Our congregation has for many years been a part of the Unitarian Universalist Association’s “Welcoming Congregation Program” to promote and celebrate the inclusion of lesbian, gay, bisexual, and transgender members. Looking more broadly, “This past year the number of UUA-recognized Welcoming Congregations broke 700, making for a full two-thirds of all UU congregations. We also achieved a recognized Welcoming Congregation in every state.” That’s a remarkable witness for inclusion, and we should celebrate the ways that multiculturalism and inclusivity are increasingly valued in the wider culture.
The DREAM Act: Immigration Justice
Turning our focus to Question 4 on the DREAM Act, the main focus of this summer’s annual Unitarian Universalist General Assembly was on Immigration Justice, and as I reflect on what I learned during that week in June, one of the points that still stands out to me most starkly is a keynote speaker who said, “The U.S. Immigration System is not broken; it was designed to be difficult.” And another speaker particularly drove home to me the urgency of passing a more humane immigration system with a quote from the Holocaust survivor and Nobel Laureate Elie Wiesel on the importance or not using the term “illegal immigrant.” Wiesel has said:
Do not use that term illegal to refer to these immigrants because there is no such thing as an illegal human being. You may have broken an immigration law…in this case actually a misdemeanor…but that does not make you an illegal person. That’s as if you have ever been stopped for speeding and given a ticket…does that make you an illegal driver now? There is no such thing as an illegal human being and it is a dangerous term to use. The Nazis declared the Jews to be an illegal people and that was the beginning of the Holocaust.
As we look to the future and as President Barack Obama prepares to set the agenda for his second term in office, Peter Morales, who is the first Latino President of Unitarian Universalist Association, has recently written the following as his recommendation of where we should go from here in pursing immigration justice:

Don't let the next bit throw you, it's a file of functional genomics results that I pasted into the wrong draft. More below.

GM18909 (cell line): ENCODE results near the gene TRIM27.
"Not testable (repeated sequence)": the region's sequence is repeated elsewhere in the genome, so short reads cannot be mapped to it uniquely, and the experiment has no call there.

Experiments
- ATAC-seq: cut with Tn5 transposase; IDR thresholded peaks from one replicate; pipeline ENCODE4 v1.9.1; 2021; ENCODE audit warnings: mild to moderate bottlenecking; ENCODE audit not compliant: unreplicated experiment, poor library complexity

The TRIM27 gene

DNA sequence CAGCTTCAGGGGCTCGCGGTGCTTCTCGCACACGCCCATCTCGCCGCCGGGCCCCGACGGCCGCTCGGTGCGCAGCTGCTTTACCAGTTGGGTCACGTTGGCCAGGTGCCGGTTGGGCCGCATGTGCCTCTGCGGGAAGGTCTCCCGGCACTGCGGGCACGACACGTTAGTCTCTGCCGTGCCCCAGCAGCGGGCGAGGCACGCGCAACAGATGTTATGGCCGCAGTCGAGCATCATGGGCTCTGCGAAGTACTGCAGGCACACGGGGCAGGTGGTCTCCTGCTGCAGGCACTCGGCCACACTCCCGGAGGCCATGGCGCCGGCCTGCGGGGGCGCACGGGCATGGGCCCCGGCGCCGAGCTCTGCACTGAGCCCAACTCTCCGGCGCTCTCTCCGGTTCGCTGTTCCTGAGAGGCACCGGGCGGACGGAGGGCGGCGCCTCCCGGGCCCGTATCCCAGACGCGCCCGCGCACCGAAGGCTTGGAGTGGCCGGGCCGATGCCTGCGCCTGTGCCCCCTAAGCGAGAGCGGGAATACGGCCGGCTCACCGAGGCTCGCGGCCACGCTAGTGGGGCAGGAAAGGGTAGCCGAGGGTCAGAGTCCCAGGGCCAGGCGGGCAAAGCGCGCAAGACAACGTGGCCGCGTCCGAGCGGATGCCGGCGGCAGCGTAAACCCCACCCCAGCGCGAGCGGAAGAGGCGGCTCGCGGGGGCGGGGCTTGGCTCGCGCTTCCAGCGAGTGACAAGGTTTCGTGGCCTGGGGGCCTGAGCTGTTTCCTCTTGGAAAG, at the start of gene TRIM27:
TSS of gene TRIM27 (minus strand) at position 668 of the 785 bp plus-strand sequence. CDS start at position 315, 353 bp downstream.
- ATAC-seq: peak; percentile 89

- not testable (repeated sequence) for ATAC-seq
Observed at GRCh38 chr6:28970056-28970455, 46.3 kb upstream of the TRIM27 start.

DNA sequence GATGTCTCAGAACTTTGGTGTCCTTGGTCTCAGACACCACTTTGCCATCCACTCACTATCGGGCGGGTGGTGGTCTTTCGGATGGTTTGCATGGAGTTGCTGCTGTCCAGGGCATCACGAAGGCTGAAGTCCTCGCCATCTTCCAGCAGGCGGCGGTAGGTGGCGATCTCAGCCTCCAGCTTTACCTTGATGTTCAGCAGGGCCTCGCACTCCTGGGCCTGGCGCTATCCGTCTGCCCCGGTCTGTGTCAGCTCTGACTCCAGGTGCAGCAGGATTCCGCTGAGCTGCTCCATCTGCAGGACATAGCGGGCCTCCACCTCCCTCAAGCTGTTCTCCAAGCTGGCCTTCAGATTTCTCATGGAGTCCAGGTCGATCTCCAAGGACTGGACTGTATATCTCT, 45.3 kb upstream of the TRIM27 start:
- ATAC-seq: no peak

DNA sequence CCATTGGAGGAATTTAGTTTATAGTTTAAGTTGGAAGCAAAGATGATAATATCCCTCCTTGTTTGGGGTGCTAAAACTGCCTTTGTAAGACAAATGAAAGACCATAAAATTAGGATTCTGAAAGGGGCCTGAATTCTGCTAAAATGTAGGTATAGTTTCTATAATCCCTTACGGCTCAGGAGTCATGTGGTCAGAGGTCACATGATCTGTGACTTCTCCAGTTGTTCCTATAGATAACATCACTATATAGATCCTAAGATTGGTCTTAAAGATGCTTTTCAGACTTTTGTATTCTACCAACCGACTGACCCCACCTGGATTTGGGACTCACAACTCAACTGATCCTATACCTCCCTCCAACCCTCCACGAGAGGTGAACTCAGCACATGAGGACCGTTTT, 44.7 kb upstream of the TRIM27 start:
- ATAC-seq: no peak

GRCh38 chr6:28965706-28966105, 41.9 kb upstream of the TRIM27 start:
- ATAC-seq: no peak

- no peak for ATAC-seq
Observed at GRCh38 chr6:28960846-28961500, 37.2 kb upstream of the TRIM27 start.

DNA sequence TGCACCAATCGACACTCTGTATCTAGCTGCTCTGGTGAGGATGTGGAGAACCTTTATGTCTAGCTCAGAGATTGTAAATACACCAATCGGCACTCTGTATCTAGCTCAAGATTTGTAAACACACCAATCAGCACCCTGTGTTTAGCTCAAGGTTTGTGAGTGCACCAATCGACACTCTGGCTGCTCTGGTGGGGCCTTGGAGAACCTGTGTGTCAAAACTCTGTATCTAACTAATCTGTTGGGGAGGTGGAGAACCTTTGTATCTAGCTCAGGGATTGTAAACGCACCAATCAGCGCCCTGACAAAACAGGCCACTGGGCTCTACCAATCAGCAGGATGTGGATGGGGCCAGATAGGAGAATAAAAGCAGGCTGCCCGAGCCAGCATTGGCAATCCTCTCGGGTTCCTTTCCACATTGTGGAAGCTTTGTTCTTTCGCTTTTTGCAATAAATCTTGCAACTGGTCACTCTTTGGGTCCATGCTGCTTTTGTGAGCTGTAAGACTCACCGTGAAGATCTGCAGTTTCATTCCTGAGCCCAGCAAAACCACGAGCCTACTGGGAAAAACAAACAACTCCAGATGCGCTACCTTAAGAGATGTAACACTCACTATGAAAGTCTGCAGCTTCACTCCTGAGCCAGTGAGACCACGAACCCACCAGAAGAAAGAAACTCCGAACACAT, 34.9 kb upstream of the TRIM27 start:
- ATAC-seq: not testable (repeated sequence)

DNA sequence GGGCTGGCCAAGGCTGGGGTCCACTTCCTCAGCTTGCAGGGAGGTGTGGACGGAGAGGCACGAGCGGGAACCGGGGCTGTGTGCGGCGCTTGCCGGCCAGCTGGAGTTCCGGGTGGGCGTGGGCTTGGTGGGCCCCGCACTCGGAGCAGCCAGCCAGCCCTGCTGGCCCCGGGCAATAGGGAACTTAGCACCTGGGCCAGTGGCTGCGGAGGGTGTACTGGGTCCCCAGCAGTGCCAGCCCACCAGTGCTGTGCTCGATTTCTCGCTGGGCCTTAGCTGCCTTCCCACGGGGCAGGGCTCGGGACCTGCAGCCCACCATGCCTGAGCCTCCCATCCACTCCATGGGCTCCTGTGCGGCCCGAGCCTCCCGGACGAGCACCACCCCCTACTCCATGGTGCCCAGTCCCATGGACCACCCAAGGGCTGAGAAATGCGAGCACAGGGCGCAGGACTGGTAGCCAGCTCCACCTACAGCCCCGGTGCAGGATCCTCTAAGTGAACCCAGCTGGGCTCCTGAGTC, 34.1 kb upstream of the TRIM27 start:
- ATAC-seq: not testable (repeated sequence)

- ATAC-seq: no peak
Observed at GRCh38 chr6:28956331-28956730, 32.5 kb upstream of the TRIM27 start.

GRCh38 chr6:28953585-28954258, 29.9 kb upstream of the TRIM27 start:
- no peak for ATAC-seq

immigration policy reform should uphold family unity as a priority of all immigration policies; create a process for undocumented immigrants to earn their legal status and eventual citizenship; protect workers and provide efficient channels of entry for new migrant workers; facilitate immigrant integration; restore due process protections and reform detention policies; and align the enforcement of immigration laws with humanitarian values.
I do not know if the DREAM Act was intentionally meant to allude to Martin Luther King, Jr.’s famous “I Have a Dream” speech. Technically, the DREAM Act is an acronym for “Development, Relief, and Education for Alien Minors,” but in my understanding of King’s legacy, his “dream deeply rooted in the American dream” extends naturally in the twenty-first century to include a more hopeful future for the children of undocumented workers. And as President Obama prepares to take the oath of office tomorrow on Martin Luther King, Jr’s Day and on not one, but two Bibles — one owned by Martin Luther King Jr. and one by Abraham Lincoln — I was glad to see that Immigration Reform is reported to be on the administration’s agenda. According to The New York Times: “President Obama plans to push Congress to move quickly in the coming months on an ambitious overhaul of the immigration system that would include a path to citizenship for most of the 11 million illegal immigrants in the country.”
A Single Garment of Destiny
Speaking of President Lincoln, how many of many of you have seen the film Lincoln? Now, I realize that there is a good bit of artistic license taken with this film, but after taking the oath of office on Lincoln’s Bible, how many of you would like to see President Obama begin his Second Inaugural Address by saying, “I am the President of the United States of America! Clothed in immense power! You will procure me these votes.”
But then the question becomes what issue gets priority. I suspect that some of you are here this morning mostly to celebrate the victory for the DREAM Act. Others of you may be here mostly to celebrate the victory for Marriage Equality. Still others of you may be here to celebrate both. Or perhaps you had no idea this morning that you were walking into a celebration. Similarly, I mentioned earlier that there is important work to be done in coming months on Gun Control legislation and repealing the death penalty. But I realize that we may not all be in agreement about how to best move forward regarding these various issues.